The start of Run Jurassic

49. Run Jurassic Marathon

50/50 marathons

49. Run Jurassic Marathon

26th September 2020.

The start of Run Jurassic

Total donations to Mind


In my original, pre-Covid plan, this weekend’s marathon would have been ‘Run Jurassic’, a marathon organised by White Star Running that would take on the beautiful Jurassic coast of Dorset. I was quite disappointed when this one got canceled, but I didn’t really dwell on it too long because I had a backup plan.

The Isle of Wight is famed for its Jurassic heritage. The south coast, in particular, is well known for being an excellent area to find fossils. Plus it really is a stunning coastline to run along. Back in February for marathon 15, I plotted a route that took on a portion of the south coast from Chale to Freshwater and back again. But I wanted to plot a route that took on almost the entire South Coast of the Island. Starting in Freshwater Bay and then finishing at Dinosaur Isle in Sandown. I knew it wouldn’t be an easy route and by now, after 48 marathons, I really wasn’t feeling up to it. It was quite tempting to just go for a flat ‘easy’ route, but I knew I’d be missing out. This route, although very challenging, would be spectacular.

I was feeling apprehensive as the day got closer, last weeks New Forest Marathon had taken its toll and I was still struggling with the after-effects. But I had a bunch of friends who wanted to support me along the way and this proved to be the push that I needed to get on with it and, dare I say, actually enjoy it! Yes, I did say that, and for anyone who’s followed this challenge, you’ll know that I generally don’t say that.

The start was at the Albion Hotel in Freshwater Bay. I had arranged to meet my Friend Gemma there, she joined me for some of the Wonder Woman Dash earlier in the year, and is building up to do her first marathon next year. The ever supportive Boorman’s (Guy and Julie) and of course Caroline we’re also there to see me off.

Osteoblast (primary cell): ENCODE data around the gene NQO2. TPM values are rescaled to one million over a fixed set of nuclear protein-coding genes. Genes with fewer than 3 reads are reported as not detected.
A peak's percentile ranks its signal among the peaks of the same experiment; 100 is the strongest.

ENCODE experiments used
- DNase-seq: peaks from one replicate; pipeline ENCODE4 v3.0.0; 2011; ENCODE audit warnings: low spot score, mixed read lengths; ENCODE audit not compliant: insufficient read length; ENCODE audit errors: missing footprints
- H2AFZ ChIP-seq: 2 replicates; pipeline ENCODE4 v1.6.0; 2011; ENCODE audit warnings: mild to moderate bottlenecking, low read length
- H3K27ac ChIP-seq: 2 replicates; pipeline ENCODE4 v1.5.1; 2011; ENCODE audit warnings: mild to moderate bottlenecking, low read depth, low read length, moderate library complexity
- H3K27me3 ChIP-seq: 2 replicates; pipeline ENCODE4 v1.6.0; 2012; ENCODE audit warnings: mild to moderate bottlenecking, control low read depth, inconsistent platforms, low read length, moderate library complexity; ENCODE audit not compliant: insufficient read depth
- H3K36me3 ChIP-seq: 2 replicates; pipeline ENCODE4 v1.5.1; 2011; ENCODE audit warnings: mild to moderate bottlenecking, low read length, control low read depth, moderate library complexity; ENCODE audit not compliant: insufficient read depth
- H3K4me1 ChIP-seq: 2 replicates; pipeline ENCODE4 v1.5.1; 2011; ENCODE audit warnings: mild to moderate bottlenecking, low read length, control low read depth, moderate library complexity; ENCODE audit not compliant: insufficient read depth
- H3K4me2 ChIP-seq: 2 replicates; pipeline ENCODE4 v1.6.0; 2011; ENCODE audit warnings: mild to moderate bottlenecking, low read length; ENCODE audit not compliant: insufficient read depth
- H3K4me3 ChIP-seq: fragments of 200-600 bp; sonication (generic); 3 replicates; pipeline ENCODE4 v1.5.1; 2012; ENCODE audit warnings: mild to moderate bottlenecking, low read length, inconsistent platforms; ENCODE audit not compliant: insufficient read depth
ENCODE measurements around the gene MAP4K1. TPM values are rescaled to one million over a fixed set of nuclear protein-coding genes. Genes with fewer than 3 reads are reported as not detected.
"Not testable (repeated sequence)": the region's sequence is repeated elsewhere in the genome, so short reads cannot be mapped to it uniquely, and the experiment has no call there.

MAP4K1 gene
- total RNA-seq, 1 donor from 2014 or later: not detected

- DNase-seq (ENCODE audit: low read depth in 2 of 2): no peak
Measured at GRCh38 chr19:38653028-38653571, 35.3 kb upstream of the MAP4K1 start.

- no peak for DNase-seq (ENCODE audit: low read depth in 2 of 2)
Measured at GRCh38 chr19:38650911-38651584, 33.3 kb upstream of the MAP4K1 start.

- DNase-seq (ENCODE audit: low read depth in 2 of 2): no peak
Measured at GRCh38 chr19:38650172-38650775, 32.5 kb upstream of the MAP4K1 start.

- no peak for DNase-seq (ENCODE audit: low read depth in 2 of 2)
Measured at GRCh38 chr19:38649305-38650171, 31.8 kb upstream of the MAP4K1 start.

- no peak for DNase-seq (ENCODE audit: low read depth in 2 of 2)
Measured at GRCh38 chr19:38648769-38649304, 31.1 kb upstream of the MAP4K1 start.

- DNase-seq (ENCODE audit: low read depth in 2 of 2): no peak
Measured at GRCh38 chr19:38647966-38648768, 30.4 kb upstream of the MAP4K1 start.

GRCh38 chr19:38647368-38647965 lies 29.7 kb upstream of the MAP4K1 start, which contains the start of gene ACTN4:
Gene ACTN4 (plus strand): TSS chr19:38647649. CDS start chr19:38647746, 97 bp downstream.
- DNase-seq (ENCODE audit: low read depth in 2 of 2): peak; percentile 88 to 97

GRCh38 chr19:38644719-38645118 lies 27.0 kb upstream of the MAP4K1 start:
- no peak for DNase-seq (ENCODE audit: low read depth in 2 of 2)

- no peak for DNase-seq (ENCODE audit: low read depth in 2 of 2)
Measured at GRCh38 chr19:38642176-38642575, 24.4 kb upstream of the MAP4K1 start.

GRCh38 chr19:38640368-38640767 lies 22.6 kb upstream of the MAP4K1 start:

I had planned to run the entire thing wearing an inflatable dinosaur outfit! Great idea, but in practice, it turns out that I couldn’t run in it, at all! We set off at about 9 and I think we got about 100 meters when I decided to ditch the dinosaur costume. How on earth do people manage to run marathons in those rhino costumes?

Looking towards Compton Bay

The weather couldn’t have been any better, the sun was out and the Isle of Wight was looking amazing. It was quite breezy but it was behind us so pushed us along. At Brook, a friend on Gemma’s (Jo) joined us. They both had a really good knowledge of the coastal path so I didn’t have to worry about finding the best route. We chatted as we ran and the miles seemed to drift away. That first section along the military Road is very long and I was grateful for the company.

Further along the coast at Whale Chine, Jo left us but we were joined by Peter and Jodie Wilmott. Both are amazing runners, but luckily they were happy to go my pace. Shortly passed Whale Chine we were joined by Wayne Cranwell, so now there were 5 of us. It was so good to have the company.

The first big hill of the route is the one from Chale, it goes up past Blackgang Chine and then over into Niton. Thankfully we did a run-walk thing, so it wasn’t too bad. At the top, you get an amazing view looking back along the coastline to where we started at Freshwater bay.

Me, Gemma and Jo
Looking back towards Freshwater Bay
Blackgang Chine

We continued down into Niton. Thanks to Gemma’s knowledge of this trail we were almost entirely off-road on paths that I’d never run on before, so we were literally hugging the coastline. Gemma left us in Niton and we continued through some small tunnels that led down to St Catherine’s Road. Here was a little added loop around the lighthouse. We could have bypassed it and continued on to St Lawrence, but I needed a bit of extra mileage and I’m quite fond of this area.